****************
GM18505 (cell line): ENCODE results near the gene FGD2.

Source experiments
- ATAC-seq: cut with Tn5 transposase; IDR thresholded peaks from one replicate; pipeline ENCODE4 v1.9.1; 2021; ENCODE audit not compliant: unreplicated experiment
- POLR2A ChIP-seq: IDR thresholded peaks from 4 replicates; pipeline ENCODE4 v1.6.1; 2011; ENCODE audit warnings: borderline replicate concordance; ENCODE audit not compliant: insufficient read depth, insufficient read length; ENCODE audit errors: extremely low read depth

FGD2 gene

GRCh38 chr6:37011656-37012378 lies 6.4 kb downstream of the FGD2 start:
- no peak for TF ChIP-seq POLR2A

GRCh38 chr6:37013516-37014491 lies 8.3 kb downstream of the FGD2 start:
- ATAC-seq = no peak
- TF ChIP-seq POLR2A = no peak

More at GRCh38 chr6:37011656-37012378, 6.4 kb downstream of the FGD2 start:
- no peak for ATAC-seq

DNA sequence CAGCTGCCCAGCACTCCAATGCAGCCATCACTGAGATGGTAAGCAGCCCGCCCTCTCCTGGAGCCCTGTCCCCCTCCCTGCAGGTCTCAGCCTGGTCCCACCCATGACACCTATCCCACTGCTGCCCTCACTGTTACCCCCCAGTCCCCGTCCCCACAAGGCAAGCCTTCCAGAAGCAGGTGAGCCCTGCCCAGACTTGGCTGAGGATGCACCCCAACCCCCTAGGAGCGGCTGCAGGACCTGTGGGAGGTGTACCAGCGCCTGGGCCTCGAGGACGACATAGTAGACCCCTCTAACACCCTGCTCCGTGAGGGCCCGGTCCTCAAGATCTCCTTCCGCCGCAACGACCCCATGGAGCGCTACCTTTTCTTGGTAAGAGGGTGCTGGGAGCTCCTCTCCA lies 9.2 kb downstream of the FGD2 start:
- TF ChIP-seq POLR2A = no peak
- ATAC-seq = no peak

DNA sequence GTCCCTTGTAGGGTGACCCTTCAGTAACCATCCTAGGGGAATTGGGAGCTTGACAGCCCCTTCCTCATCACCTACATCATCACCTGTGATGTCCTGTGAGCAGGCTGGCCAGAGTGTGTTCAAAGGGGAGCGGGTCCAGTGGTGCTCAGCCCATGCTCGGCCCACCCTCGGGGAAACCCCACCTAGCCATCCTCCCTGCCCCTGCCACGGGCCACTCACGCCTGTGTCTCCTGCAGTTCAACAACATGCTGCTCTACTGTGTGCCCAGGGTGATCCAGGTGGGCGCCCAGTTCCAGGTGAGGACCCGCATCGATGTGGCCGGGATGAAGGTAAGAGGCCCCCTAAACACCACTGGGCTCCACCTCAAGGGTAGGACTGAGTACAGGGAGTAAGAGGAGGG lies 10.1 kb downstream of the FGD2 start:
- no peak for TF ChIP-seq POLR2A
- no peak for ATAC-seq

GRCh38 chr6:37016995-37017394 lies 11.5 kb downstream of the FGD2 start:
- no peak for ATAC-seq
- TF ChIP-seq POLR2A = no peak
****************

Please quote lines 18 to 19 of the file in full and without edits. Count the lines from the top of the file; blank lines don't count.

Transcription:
- no peak for ATAC-seq

GRCh38 chr6:37016995-37017394 lies 11.5 kb downstream of the FGD2 start: